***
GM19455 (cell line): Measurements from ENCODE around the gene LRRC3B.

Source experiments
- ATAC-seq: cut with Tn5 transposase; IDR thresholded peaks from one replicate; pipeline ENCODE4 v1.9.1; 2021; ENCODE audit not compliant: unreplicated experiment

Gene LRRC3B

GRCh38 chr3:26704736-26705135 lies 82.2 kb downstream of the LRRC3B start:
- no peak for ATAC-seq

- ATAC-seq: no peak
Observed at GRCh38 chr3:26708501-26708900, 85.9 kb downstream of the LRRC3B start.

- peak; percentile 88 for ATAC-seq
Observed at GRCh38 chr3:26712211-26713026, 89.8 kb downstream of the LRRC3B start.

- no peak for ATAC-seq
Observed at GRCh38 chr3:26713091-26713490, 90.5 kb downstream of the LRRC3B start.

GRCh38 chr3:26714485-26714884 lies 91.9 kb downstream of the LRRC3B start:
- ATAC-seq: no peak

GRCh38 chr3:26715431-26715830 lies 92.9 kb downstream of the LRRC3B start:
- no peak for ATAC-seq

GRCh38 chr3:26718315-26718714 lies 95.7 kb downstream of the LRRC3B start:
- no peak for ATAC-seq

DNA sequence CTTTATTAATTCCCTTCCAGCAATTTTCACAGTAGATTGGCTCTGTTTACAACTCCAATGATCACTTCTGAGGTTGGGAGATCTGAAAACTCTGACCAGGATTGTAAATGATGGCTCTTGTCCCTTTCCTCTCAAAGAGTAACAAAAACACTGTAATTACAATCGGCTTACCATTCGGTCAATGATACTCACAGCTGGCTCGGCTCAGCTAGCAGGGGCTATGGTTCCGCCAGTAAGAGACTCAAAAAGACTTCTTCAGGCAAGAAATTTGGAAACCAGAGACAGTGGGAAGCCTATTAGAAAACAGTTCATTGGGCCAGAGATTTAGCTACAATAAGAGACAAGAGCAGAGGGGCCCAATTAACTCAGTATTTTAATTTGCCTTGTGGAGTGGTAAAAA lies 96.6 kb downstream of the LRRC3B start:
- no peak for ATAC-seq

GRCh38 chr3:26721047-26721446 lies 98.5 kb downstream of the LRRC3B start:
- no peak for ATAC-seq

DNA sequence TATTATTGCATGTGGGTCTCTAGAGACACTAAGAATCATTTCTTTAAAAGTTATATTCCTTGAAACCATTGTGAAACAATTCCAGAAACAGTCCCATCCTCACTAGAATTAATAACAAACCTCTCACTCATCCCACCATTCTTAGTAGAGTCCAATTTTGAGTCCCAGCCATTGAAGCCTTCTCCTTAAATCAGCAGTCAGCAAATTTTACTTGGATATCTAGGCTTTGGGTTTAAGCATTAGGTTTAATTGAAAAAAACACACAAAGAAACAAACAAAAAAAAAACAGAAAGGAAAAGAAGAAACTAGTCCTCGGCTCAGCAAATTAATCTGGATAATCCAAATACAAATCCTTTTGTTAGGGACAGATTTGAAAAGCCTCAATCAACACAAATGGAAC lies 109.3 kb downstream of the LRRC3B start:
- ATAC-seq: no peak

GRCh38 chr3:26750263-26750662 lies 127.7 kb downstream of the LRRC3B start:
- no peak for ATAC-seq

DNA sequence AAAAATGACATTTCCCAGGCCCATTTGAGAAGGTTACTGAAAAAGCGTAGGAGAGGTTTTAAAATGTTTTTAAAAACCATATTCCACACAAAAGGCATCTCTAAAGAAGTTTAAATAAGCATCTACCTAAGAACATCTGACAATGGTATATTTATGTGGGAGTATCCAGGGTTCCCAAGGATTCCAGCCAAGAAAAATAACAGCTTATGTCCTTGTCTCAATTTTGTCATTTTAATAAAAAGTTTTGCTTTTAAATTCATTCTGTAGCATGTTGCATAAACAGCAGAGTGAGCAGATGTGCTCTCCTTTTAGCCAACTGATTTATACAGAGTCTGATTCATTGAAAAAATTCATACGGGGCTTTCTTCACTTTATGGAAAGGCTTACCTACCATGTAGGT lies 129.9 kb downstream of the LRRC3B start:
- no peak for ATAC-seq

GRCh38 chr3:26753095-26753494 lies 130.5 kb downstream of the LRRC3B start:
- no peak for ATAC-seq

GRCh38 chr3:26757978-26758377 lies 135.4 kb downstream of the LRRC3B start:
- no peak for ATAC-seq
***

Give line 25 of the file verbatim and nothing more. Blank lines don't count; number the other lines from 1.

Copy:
GRCh38 chr3:26750263-26750662 lies 127.7 kb downstream of the LRRC3B start: